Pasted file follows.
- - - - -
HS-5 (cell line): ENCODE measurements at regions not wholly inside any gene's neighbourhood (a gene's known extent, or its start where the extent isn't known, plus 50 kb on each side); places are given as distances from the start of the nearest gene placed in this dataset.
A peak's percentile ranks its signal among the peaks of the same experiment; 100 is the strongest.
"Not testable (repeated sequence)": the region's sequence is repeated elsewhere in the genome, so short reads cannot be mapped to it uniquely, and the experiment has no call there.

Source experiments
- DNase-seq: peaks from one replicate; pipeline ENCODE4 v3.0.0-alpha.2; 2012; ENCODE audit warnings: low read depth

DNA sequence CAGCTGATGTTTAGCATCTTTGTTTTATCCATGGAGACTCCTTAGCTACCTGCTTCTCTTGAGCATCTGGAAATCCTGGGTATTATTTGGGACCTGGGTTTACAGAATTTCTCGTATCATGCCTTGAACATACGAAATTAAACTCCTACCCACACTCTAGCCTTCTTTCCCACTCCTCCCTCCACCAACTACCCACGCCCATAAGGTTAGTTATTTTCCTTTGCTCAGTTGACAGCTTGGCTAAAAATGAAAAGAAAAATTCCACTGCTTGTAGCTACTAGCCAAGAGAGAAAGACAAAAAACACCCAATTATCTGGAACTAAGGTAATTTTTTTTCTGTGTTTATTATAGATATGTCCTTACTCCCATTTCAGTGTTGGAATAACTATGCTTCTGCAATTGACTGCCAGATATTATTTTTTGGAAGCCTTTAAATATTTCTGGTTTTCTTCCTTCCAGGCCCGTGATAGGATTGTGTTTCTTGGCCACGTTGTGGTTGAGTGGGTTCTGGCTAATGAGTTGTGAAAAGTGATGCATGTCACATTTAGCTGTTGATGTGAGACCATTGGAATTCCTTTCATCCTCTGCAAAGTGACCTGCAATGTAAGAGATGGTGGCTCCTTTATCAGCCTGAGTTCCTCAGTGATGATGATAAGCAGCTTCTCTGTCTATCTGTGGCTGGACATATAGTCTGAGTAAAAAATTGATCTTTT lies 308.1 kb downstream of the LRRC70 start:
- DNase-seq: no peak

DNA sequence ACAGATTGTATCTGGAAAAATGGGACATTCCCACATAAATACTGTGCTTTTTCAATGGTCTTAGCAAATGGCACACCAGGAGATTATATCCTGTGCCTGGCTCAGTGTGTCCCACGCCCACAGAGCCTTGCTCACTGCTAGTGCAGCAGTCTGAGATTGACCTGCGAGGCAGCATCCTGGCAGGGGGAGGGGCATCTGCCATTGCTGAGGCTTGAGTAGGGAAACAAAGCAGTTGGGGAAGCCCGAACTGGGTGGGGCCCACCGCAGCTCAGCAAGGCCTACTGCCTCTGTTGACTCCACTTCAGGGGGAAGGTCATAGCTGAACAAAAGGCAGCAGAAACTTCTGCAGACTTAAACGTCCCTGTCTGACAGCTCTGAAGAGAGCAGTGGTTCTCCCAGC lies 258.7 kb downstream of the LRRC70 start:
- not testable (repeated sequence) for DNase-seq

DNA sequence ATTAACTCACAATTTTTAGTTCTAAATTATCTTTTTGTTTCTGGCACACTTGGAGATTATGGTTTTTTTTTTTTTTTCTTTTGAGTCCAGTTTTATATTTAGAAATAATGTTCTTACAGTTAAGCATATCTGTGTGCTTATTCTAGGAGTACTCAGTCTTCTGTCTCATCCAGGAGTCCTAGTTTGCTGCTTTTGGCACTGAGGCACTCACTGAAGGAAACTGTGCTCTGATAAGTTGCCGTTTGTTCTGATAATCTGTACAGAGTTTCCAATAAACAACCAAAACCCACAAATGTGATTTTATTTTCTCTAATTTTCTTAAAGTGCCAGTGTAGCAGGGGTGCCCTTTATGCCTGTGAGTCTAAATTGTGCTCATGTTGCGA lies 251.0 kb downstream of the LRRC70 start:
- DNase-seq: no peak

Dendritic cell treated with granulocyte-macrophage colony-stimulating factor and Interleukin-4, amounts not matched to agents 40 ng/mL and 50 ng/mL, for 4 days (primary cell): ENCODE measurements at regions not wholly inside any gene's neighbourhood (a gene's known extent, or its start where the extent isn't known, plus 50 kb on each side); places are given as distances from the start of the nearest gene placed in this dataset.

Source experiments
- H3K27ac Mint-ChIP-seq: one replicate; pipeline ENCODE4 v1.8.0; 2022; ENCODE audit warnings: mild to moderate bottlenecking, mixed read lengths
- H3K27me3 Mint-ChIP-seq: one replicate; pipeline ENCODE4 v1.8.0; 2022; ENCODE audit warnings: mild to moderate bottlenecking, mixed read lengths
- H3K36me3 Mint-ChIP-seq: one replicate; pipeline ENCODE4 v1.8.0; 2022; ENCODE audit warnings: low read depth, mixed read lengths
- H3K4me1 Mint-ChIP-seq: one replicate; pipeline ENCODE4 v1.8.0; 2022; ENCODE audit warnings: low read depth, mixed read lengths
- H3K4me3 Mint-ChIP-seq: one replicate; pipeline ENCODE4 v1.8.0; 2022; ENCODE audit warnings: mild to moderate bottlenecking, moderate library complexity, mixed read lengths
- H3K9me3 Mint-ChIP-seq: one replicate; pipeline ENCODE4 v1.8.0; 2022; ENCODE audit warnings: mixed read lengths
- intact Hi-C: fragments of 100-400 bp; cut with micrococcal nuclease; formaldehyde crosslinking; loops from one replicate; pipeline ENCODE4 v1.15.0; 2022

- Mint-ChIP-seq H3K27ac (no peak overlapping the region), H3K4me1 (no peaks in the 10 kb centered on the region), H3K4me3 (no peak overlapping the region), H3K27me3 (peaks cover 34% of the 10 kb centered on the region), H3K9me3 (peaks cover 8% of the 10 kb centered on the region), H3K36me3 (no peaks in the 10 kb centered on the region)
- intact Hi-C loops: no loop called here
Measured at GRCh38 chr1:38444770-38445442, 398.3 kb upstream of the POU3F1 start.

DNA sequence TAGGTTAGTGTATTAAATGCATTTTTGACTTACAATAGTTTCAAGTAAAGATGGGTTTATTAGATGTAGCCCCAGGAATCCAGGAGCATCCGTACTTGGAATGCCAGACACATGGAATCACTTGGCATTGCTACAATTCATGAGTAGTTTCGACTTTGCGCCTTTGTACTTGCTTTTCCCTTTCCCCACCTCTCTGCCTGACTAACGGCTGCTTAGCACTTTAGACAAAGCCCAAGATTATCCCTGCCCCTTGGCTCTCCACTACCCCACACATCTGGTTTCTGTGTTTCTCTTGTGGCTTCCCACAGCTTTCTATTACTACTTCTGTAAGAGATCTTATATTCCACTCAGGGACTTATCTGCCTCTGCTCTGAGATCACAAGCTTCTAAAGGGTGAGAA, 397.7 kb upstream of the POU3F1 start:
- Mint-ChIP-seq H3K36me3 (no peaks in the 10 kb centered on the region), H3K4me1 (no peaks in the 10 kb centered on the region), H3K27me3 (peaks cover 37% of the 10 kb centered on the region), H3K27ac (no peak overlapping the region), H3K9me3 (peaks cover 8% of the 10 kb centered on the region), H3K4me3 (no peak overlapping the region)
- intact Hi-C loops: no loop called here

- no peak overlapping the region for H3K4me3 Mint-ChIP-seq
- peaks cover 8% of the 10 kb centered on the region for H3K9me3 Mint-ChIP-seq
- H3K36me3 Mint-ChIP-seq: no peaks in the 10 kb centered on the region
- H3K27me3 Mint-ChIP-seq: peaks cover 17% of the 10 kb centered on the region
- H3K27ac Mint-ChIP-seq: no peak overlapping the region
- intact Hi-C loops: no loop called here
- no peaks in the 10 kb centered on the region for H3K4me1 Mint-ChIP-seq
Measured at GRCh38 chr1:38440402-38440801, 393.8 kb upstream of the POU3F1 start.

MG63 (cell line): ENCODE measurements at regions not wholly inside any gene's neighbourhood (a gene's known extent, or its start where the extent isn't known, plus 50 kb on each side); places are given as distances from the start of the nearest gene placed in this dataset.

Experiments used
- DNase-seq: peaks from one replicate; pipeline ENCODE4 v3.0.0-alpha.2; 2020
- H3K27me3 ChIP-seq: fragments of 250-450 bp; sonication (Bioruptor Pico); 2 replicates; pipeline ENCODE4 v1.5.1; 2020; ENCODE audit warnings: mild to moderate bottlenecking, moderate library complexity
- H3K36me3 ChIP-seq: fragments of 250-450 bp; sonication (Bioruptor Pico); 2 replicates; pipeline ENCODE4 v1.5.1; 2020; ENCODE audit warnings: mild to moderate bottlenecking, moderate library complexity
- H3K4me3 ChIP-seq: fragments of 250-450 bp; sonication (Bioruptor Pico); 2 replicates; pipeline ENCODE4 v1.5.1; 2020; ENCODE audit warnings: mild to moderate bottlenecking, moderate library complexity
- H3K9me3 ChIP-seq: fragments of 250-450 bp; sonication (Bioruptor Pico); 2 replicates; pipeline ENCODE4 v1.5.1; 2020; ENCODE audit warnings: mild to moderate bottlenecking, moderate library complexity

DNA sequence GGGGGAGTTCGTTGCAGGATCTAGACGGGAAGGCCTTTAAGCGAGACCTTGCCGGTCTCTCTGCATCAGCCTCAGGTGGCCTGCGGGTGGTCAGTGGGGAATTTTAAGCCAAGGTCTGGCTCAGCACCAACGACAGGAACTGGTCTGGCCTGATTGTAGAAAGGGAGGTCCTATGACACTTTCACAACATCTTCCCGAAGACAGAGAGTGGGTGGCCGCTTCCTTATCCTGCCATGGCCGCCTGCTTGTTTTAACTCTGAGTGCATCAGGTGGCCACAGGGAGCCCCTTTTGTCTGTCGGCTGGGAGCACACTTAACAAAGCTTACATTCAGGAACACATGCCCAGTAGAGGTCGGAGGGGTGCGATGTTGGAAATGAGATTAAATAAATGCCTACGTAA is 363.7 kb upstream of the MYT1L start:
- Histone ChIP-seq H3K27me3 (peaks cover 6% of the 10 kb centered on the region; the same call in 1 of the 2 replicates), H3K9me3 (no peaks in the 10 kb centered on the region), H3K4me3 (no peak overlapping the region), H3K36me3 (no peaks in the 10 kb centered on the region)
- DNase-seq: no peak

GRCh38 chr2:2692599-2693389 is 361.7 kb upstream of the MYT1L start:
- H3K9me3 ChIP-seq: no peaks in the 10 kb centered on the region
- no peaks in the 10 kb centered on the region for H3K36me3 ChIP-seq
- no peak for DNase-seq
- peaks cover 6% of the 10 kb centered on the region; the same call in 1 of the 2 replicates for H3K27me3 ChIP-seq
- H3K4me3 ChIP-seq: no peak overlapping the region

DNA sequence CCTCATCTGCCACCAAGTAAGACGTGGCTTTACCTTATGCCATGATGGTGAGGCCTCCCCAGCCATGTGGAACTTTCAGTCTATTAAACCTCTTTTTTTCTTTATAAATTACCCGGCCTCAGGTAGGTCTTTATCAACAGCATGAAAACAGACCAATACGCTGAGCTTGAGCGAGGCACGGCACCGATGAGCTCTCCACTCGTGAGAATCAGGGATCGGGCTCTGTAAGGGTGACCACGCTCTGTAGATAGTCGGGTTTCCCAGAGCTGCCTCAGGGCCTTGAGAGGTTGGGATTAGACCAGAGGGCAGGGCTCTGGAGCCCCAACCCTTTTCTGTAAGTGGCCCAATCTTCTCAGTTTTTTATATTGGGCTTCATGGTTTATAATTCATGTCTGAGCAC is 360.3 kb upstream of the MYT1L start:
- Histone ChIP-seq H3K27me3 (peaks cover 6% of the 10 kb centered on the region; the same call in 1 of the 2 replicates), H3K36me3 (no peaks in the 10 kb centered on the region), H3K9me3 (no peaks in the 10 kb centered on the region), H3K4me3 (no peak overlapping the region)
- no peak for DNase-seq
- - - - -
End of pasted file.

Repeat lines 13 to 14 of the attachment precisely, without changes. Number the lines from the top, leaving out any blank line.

Source experiments
- H3K27ac Mint-ChIP-seq: one replicate; pipeline ENCODE4 v1.8.0; 2022; ENCODE audit warnings: mild to moderate bottlenecking, mixed read lengths